Score: 93+/100 (9.3+ out of 10)
Marching Through Time by Frankie Billy Tadius is a fascinating deep-dive into the history and cultural significance of the esteemed Sarawak Police Band in Malaysia.
We were extremely impressed us with the weight and magnitude the author gave this topic, which is unknown and obscure to most westerners. However, for anyone who is interested in music and/or the history and culture of Malaysia and Southeast Asia, this is really a captivating read.
Similar to Genesis of a Genre, which we also read this season, this book takes the subject of a band and shows us many of its nuances and intricacies.
Let's face it: music is powerful. Alongside things like religion and art, it is one of the cornerstones of most cultures. In a strong sense, it IS art. Think about how music can change the mood in a car when the radio is blaring, or affect how we perceive a scene in a movie. Think about how hearing a nation's national anthem can bring a stadium full of people—many of whom are from different political parties, different races, different religions, and different walks of life—together in unison and solidarity.
That's the power of music.
That's the potential that Malaysia's leadership and the Colonial British saw when they founded the Police Band in Malaysia. They based this on the success of the military bands, which had shone a positive light on the military branches, the country, and its government.
There's something very humanizing and disarming about a band. Music is often associated with happiness, pleasure, joy, and other positive feelings. It's associated with parties, parades, ceremonies, concerts, and other events that bring people together, usually to celebrate or enjoy something.
This is especially important considering how militaries and police forces are often viewed as powerful, authoritative, oppressive, weapons-wielding forces. To have a band like the Sarawak Police Band can really help to assuage that image.
The author tells us that the Sarawak Police Band bridges cultures by performing music that's significant not only to Malaysia or Sarawak, but to Southeast Asia and China. They perform at many music festivals, parades, and ceremonies. They also help to keep the music of Malaysia alive and in the public view. Furthermore, they spread the love, practice, and talent of music to the youth and others in Malaysia by being involved in mentorship and educational programs.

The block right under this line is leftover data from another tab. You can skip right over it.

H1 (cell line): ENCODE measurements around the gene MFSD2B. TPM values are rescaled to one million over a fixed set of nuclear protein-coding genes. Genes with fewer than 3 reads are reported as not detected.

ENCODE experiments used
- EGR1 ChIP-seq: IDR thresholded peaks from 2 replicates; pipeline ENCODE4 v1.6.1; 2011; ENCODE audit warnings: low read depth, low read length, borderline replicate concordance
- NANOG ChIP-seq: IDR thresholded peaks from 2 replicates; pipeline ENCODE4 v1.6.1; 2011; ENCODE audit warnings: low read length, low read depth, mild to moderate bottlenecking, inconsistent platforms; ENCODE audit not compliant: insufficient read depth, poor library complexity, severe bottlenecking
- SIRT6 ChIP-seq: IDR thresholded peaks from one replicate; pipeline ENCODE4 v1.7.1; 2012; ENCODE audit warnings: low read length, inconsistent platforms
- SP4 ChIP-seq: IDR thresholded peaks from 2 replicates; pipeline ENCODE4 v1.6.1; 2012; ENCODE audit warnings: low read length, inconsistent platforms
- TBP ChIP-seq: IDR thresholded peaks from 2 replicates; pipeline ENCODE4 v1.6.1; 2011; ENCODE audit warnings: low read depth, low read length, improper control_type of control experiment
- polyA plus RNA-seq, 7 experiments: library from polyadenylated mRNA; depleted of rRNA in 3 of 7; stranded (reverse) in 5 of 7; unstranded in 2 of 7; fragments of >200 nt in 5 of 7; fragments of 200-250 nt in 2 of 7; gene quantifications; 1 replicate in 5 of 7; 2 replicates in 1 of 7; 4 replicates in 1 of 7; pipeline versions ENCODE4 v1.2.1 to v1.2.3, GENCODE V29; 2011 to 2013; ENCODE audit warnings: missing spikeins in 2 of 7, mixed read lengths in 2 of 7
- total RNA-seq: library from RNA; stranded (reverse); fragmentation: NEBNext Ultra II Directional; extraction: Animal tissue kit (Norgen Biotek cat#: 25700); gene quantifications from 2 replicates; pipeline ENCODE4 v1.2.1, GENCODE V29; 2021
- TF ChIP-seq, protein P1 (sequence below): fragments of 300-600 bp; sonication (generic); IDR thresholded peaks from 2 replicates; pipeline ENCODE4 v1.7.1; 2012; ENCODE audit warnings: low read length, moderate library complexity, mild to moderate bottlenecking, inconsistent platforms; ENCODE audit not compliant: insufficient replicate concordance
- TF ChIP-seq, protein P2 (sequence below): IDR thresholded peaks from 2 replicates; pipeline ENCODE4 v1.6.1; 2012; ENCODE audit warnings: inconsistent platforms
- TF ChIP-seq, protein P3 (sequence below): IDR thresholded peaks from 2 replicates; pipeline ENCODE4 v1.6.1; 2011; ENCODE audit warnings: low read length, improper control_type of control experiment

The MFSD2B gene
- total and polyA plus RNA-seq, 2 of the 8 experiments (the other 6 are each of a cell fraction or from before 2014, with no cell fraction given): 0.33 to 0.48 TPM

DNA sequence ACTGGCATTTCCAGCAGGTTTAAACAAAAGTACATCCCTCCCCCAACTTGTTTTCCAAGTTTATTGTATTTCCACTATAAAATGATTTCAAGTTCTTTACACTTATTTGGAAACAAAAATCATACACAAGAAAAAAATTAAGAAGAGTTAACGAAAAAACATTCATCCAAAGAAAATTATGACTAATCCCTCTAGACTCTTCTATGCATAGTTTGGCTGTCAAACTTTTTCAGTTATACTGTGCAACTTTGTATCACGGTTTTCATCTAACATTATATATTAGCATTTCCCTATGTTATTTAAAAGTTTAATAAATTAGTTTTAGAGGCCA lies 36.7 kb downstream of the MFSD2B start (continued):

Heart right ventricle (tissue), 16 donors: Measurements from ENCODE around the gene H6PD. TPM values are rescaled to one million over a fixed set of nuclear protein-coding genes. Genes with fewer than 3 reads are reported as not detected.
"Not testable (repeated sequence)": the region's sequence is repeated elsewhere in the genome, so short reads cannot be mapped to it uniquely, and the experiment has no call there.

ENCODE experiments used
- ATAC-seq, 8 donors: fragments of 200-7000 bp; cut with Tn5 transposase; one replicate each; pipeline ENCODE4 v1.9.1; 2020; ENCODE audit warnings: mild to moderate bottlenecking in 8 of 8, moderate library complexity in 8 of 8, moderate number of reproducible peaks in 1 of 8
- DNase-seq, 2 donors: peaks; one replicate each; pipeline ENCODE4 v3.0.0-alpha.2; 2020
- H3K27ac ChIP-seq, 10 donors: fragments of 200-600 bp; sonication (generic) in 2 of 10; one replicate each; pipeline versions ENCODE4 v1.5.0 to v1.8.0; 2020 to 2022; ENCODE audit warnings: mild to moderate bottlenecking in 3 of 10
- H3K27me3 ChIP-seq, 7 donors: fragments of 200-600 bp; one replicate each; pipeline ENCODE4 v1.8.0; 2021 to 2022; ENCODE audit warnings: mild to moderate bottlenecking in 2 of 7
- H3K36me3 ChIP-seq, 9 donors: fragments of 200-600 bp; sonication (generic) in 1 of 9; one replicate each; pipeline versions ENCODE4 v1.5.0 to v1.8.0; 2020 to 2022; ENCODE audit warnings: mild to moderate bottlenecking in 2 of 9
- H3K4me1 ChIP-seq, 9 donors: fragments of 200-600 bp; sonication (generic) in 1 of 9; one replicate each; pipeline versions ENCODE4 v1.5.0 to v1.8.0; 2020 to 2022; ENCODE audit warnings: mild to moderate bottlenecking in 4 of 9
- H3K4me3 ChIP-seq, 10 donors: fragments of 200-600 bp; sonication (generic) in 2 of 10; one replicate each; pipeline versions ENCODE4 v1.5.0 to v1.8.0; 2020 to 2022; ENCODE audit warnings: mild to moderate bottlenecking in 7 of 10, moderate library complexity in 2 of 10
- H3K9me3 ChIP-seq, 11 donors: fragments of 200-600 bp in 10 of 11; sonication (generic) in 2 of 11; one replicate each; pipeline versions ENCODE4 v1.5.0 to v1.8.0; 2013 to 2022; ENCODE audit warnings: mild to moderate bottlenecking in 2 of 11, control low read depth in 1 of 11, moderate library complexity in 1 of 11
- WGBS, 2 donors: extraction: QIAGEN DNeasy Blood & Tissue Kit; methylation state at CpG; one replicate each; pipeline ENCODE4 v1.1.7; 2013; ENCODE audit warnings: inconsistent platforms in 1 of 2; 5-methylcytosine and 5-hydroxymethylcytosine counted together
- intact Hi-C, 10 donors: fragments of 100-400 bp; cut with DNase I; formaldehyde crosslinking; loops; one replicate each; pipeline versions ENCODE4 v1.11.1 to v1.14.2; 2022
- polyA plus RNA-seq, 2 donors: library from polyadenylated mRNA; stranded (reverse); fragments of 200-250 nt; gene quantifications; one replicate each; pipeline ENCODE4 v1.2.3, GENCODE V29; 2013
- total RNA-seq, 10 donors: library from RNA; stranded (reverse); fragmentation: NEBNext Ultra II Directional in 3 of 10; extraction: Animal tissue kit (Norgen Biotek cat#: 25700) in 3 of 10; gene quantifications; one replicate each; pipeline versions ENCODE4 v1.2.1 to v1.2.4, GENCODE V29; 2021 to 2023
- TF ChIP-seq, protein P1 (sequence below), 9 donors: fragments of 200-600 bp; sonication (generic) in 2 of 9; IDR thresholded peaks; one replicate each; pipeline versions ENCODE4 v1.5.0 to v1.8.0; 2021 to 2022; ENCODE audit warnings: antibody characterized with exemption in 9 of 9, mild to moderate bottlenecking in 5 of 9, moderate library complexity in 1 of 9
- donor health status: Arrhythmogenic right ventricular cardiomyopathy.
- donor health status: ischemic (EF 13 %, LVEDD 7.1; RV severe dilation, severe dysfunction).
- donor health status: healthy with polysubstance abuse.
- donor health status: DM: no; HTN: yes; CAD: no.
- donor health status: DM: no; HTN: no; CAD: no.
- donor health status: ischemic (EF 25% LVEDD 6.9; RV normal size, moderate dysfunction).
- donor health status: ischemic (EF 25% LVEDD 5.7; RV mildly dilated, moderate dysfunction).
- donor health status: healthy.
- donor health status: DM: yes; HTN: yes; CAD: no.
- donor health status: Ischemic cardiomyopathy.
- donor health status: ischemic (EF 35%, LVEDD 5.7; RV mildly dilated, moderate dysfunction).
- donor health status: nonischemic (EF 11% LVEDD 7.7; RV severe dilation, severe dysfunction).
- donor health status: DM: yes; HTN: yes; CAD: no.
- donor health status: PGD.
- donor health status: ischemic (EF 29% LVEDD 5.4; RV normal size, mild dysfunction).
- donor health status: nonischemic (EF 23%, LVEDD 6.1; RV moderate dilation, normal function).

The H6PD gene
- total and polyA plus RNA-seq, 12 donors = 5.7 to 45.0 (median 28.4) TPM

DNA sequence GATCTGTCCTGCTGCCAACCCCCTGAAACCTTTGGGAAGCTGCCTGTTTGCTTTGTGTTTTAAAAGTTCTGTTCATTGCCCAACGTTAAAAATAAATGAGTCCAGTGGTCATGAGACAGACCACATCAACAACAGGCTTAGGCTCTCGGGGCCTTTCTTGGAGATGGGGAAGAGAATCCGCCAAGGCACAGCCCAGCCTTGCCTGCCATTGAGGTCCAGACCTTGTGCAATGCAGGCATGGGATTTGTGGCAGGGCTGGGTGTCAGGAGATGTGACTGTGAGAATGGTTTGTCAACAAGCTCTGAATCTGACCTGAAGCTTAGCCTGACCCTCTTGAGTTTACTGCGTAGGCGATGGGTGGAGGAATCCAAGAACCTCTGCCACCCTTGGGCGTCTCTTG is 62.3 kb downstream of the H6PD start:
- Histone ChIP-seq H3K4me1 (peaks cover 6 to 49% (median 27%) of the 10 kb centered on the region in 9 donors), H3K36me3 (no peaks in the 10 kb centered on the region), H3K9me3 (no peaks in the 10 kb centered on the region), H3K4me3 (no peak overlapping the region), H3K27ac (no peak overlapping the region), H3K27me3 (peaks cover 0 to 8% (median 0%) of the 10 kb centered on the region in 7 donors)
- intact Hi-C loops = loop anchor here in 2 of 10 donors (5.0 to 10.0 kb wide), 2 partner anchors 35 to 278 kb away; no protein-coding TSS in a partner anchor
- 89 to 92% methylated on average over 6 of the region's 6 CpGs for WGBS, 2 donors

This book was eye-opening and enlightening.
If it had any one weakness, it's that it could've been trimmed down with less repetition of the same information. Phrases like “the transformative power of music” occur upwards of 100 times. Later on, when the author describes how active the band is on social media, he repeatedly describes that they respond to the comments of fans. Generally speaking, you don't want to repeat information if you don't have to. At times, it does seem like the author had an outline and filled it out similar to someone filling out an application. You know like when you're asked for both your billing address AND mailing address and you don't have an option to check the “Same as...” box?
With that said, this book is very interesting and relatively well-written. It is solidly written. There weren't any mistakes that we noticed. Also, the formatting is great and the book is very structured.
It also contains invaluable, first-hand research on the topic!
Check this out on Amazon!